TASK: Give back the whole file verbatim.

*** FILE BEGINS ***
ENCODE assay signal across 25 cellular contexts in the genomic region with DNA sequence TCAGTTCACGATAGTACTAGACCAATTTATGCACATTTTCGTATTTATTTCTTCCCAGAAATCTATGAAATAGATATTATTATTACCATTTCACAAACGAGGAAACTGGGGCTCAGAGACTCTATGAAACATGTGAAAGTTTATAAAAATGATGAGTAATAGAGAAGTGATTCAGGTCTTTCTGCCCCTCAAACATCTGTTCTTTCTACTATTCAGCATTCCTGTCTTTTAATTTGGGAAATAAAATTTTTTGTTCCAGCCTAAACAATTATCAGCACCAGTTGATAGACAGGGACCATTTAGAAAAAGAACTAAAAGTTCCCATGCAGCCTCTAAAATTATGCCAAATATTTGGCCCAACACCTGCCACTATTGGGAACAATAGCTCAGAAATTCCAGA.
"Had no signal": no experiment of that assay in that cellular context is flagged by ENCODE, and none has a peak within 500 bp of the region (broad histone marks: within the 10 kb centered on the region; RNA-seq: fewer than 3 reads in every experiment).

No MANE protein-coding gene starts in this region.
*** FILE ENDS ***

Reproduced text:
ENCODE assay signal across 25 cellular contexts in the genomic region with DNA sequence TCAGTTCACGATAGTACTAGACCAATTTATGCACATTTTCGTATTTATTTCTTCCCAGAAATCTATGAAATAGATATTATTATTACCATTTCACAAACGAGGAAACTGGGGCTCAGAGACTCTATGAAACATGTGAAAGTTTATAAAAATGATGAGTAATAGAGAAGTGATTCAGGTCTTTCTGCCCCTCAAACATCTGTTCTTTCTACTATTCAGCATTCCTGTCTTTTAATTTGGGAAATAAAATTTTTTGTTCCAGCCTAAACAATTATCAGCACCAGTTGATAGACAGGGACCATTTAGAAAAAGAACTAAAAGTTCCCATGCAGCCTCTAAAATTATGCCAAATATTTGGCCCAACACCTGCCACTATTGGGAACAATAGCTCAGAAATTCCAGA.
"Had no signal": no experiment of that assay in that cellular context is flagged by ENCODE, and none has a peak within 500 bp of the region (broad histone marks: within the 10 kb centered on the region; RNA-seq: fewer than 3 reads in every experiment).

No MANE protein-coding gene starts in this region.